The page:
66. [Park Chan-Wook’s Revenge Trilogy] Sympathy of Mr. Vengeance (2002); Old Boy (2005); Sympathy for Lady Vengeance (2005): While these films fall more into the mystery/thriller category, their grimy violence and high style allow them to verge into the horror genre (certainly in gore and subject matter) and presents the viewer with both shock and thought.

65. Pulse (2005): Fantastic Japanese horror flick that uses the power of suggestion to provide real scares.

64. Leprechaun (1993): I could write an essay on all the reasons I love this B horror film. Perhaps the highlight of Jennifer Aniston’s acting career?

63. Salo: 120 days of Sodom (1975): The film updates Marquis de Sade’s most extreme novel to fascist Italy in the final days of WW II. I can’t actually recommend this film, as you probably won’t enjoy watching it, but it does a great job in showing how we are often complicit voyeurs of the world’s most disturbing and real horrors.

62. Red White & Blue (2010): Well-acted and taut thriller that is also a severely distressing revenge film with a surfeit of torture. Need I say more?

61. Honeymoon (2014): Leigh Janiak was badass in Game of Thrones and she’s just as badass in this slow building thriller.

60. The Blair Witch Project (1999): Set the standard for all the mock-doc horror films that are now so popular.

59. Scanners (1981): Another sci-fi horror classic from David Cronenberg with mind-blowing visuals.

58. Scream (1996): Nice homage to early slasher flicks—many of which were Craven’s own—and revival of the genre.

57. Se7en (1995): I was a little reluctant to include a mystery thriller because there are many I like even more than Se7en, but Se7en is unique for its disturbing exploration of the seven deadly sins, and does so in a more creative way than most horror films proper do.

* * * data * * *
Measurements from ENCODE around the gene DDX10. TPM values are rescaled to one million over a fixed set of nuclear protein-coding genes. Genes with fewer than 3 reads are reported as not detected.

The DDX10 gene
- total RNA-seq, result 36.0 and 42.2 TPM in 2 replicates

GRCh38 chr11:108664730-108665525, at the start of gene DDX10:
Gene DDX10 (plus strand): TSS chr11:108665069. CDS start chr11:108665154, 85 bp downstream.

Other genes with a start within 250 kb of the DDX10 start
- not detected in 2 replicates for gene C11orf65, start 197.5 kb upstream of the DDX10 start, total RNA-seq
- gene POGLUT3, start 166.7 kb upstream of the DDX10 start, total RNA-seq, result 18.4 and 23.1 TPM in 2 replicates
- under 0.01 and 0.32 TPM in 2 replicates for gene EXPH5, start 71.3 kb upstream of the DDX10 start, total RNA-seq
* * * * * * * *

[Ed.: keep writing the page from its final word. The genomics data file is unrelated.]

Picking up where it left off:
56. Don’t Look Now (1973): With haunting imagery and and a bone chilling score, Don’t Look Now is a must see for fans of the horror genre. It seems that Donald Sutherland was in a lot of these kinds of films in the ’70s.

55. A Field in England (2013): Ben Wheatley’s A Field in England is a British historical (although revisionist) thriller/horror shot entirely in black-and-white and set during the mid-17th century English Civil War. The film is a gumbo concoction odyssey that breaks free of the historical thriller genre through the use of experimental film techniques: mixing humour, horror and hallucination, with a dissonant kaleidoscopic audio score—an homage to 60s psychedelia. See my full review, here. Also, for another unconventional “horror” film from Wheatley, see Sightseers.

54. The Thing (1982): John Carpenter’s remake is such a fantastic and engrossing film. After seeing this, watch the episode called “Ice” from the first season of The X-Files for some close parallels.